On Saturday I visited Sandygate Road S10 Sheffield (The World’s Oldest Ground) to see Hallam FC play Bury AFC in the second round proper of the FA Vase. I missed their clash in the FA cup due to other commitments but fate had it that they had been drawn together in the ‘Vase’ a cup that either side could well go all the way to Wembley. Both these teams play at the same level in the pyramid system with Hallam and Bury both being promoted last season to the Premier divisions of the North East Counties and North West Counties respectively. Their encounter in the FA Cup ended 0.0 at Hallam with Bury winning the replay at home 1.0 so a competitive game was expected.
Hallam have continued to attract good crowds this season despite being in the lower half of the higher Division and like Bury are one of the best supported teams at this level. The Sandygate Road ground in the leafy suburb of the Crosspool area of Sheffield was once on the edge of this green city and you can understand their Countrymen nickname. The ground was opened in 1804 as a cricket ground and like many other clubs started to play football in the off season to keep fit and in 1860 Hallam FC was born. This has been officially confirmed by FIFA as the oldest football ground in the world still in use for football and the first interclub football match was played here against their rivals Sheffield FC on Boxing day 1860.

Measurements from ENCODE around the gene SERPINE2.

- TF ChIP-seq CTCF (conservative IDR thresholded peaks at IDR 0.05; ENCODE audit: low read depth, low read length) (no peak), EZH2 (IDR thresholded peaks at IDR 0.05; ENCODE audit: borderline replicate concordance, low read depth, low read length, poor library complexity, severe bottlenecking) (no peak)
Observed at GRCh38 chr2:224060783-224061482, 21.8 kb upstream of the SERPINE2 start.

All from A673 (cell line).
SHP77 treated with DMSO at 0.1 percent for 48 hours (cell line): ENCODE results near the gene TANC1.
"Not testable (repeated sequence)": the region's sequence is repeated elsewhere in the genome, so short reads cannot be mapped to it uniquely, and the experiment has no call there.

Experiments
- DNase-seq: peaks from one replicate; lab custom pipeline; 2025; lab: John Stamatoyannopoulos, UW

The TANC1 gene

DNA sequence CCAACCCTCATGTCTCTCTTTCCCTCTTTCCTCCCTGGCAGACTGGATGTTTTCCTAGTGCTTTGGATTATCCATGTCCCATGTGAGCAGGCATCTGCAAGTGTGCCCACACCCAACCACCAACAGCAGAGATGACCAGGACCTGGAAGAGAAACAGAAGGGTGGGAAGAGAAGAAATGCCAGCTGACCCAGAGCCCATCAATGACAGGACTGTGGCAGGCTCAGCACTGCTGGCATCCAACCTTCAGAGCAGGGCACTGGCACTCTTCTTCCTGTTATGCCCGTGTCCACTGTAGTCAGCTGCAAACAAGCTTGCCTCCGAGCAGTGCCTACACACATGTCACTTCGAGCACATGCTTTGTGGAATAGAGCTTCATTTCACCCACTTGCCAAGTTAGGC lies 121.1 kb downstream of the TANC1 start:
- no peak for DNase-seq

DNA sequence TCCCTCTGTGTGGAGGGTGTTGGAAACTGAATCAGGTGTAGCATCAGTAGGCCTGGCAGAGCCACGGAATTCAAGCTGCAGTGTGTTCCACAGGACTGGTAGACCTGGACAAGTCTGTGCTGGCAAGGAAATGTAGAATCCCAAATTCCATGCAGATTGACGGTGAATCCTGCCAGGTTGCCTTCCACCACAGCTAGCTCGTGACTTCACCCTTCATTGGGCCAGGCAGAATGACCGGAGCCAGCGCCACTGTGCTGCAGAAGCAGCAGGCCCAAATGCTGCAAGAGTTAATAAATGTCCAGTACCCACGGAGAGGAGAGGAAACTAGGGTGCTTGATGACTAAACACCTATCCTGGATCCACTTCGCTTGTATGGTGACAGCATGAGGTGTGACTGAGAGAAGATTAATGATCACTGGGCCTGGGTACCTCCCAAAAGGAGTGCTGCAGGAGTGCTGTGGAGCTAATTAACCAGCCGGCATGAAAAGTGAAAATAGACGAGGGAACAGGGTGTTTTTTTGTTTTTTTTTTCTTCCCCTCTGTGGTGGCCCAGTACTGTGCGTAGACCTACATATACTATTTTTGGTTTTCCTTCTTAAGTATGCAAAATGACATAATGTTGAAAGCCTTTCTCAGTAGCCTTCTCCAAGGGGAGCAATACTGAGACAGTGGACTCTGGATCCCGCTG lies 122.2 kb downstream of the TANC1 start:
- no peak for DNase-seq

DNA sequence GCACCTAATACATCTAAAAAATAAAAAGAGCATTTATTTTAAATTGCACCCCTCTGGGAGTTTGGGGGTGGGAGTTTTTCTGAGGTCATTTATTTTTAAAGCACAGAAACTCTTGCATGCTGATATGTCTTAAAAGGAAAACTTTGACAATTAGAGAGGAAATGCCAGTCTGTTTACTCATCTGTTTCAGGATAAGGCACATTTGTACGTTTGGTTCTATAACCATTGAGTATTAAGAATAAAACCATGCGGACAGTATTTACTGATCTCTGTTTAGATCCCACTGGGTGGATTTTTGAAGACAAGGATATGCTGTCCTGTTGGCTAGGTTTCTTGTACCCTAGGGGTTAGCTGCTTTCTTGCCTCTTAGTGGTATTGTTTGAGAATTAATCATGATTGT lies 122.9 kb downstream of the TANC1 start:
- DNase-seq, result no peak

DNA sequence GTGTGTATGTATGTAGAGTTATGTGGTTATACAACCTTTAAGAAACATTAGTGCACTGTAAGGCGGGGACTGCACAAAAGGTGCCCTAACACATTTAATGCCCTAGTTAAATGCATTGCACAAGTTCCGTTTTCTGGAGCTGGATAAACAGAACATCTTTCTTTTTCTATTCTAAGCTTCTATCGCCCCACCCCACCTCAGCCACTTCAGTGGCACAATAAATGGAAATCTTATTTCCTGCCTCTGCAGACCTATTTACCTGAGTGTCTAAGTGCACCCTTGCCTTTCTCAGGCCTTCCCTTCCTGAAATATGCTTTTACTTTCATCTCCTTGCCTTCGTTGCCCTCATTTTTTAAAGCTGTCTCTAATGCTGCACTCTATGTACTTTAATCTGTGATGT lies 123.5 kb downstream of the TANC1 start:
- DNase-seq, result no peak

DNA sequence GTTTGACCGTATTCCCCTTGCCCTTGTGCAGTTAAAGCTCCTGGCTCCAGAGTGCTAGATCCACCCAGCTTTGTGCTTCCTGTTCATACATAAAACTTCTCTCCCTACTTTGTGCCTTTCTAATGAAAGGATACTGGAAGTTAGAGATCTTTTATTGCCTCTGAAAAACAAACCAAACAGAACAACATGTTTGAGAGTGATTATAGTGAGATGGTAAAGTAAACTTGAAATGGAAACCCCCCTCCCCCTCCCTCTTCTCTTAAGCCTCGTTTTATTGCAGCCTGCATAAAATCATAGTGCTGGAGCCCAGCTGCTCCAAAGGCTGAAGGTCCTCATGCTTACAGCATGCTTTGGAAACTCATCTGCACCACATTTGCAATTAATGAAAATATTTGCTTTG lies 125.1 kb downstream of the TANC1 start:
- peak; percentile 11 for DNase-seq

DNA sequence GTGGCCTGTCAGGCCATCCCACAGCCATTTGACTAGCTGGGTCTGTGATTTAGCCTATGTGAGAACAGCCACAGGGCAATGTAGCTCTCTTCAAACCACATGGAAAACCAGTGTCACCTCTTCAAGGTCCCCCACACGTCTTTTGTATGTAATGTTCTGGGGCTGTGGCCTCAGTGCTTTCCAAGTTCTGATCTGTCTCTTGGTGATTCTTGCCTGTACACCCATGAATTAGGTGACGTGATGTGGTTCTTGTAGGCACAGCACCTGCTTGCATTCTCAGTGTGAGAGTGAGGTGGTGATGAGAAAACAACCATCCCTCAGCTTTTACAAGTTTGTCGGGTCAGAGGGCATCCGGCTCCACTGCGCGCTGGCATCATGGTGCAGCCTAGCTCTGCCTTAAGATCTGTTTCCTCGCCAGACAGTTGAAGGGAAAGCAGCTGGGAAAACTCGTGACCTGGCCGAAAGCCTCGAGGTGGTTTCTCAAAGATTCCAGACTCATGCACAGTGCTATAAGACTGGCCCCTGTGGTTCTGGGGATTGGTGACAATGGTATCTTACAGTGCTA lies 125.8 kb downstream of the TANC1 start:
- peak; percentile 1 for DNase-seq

Sheffield FC although being the oldest have had a nomadic journey and still play just over the border in Derbyshire but their proposed new home at The Sheffield Transport Ground at Meadowhead, Sheffield, looks like it is going forward after a partnership arrangement with The Joe Root Academy. Again it will be cricket and football together, back to Sheffield FC’s roots. (The Sheffield Star 22nd October 2022)
How long can this weather last, clear blue skies and no wind meant perfect conditions for the players to perform on this highly sloped pitch, from end to end, that looked like it had absorbed the recent heavy rain leaving a heavy ground that had cut up in places during the warm up. The ground is homely with the shed end, a covered standing area behind most of one goal, an open end for standing and a side that hosts a good seated stand along with clubhouse and changing facilities. The club house is active locally for use at evenings and weekends. The open cricket square side harps back to the clubs founding and the cricket club remains a local asset as well with many teams of all ages and abilities. There is investment here with some very substantial posts having appeared since my last visit that look like they will be hung with nets to stop those boundaries going into the road or gardens. The cricket ground also has a historical claim to be the oldest club ground in Yorkshire and they now have a second ground further out of he city towards the Peak District on Crimicar Lane, Fullwood.